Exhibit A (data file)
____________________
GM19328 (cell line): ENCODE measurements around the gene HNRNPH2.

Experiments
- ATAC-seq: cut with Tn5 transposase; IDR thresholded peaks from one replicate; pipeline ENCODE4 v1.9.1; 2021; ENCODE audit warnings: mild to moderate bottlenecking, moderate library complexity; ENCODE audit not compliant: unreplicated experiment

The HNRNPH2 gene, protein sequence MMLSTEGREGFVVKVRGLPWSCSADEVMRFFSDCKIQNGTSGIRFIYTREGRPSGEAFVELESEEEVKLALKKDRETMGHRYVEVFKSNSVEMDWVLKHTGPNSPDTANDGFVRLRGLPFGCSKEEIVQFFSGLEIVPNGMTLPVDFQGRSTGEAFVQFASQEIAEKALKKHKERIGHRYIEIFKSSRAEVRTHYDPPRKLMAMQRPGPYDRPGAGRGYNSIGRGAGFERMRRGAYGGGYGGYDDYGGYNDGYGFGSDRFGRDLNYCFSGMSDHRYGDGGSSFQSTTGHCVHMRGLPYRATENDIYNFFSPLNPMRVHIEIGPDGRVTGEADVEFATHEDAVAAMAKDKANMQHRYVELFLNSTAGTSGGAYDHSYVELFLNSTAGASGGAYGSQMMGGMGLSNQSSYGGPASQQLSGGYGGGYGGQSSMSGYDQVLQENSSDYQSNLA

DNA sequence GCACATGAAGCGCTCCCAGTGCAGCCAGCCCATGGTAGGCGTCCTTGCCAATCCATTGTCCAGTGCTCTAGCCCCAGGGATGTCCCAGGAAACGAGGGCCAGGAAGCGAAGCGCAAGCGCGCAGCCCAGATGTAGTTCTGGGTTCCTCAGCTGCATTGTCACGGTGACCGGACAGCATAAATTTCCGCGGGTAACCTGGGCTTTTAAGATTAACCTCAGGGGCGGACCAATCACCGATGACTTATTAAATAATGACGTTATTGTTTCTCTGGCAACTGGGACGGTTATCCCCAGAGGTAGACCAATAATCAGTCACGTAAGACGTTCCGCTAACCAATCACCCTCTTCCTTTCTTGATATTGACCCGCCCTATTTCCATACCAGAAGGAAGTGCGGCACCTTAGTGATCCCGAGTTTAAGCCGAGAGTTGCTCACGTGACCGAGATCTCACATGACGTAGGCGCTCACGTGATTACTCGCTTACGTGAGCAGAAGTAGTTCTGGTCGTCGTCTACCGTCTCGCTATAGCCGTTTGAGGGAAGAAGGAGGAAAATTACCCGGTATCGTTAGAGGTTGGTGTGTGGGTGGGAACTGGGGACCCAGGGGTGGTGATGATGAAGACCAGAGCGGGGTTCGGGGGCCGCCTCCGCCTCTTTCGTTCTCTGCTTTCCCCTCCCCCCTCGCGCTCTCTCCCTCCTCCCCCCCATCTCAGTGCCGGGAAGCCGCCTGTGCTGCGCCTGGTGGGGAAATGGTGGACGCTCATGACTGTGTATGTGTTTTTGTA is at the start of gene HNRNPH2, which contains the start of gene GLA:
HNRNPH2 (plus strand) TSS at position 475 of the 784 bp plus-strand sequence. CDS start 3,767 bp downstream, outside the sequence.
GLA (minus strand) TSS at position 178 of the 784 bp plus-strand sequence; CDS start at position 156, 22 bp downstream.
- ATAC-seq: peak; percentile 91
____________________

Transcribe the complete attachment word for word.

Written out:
GM19328 (cell line): ENCODE measurements around the gene HNRNPH2.

Experiments
- ATAC-seq: cut with Tn5 transposase; IDR thresholded peaks from one replicate; pipeline ENCODE4 v1.9.1; 2021; ENCODE audit warnings: mild to moderate bottlenecking, moderate library complexity; ENCODE audit not compliant: unreplicated experiment

The HNRNPH2 gene, protein sequence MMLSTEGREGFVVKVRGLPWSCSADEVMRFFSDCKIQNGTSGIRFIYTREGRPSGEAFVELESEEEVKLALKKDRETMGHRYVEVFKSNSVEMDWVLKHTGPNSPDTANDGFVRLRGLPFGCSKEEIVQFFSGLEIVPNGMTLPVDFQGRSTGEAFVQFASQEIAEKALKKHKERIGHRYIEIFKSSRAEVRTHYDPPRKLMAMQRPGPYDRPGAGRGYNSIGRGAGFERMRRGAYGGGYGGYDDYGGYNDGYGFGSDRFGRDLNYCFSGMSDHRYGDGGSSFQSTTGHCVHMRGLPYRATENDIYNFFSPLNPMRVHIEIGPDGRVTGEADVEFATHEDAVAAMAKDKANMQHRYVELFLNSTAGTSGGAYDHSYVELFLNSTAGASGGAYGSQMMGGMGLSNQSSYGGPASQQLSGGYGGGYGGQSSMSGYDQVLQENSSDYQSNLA

DNA sequence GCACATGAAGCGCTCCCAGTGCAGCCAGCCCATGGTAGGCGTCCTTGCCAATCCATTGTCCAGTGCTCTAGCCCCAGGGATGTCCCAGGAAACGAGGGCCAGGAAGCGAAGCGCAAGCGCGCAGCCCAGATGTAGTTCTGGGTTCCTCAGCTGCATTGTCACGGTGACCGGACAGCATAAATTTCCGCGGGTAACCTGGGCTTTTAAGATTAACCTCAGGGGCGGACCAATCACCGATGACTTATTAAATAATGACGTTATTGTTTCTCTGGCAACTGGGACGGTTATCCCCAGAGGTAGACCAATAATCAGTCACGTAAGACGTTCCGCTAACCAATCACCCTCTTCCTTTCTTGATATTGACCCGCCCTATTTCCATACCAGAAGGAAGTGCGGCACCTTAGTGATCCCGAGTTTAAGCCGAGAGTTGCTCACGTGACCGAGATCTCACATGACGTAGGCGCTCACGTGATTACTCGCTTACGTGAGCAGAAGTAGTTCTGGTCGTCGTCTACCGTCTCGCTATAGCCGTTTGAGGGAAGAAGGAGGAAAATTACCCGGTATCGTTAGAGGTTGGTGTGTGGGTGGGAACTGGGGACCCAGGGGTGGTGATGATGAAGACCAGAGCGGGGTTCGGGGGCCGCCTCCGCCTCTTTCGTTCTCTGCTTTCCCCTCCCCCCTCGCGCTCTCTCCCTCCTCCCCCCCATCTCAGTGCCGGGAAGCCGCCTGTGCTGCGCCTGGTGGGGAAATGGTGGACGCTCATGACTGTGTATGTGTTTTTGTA is at the start of gene HNRNPH2, which contains the start of gene GLA:
HNRNPH2 (plus strand) TSS at position 475 of the 784 bp plus-strand sequence. CDS start 3,767 bp downstream, outside the sequence.
GLA (minus strand) TSS at position 178 of the 784 bp plus-strand sequence; CDS start at position 156, 22 bp downstream.
- ATAC-seq: peak; percentile 91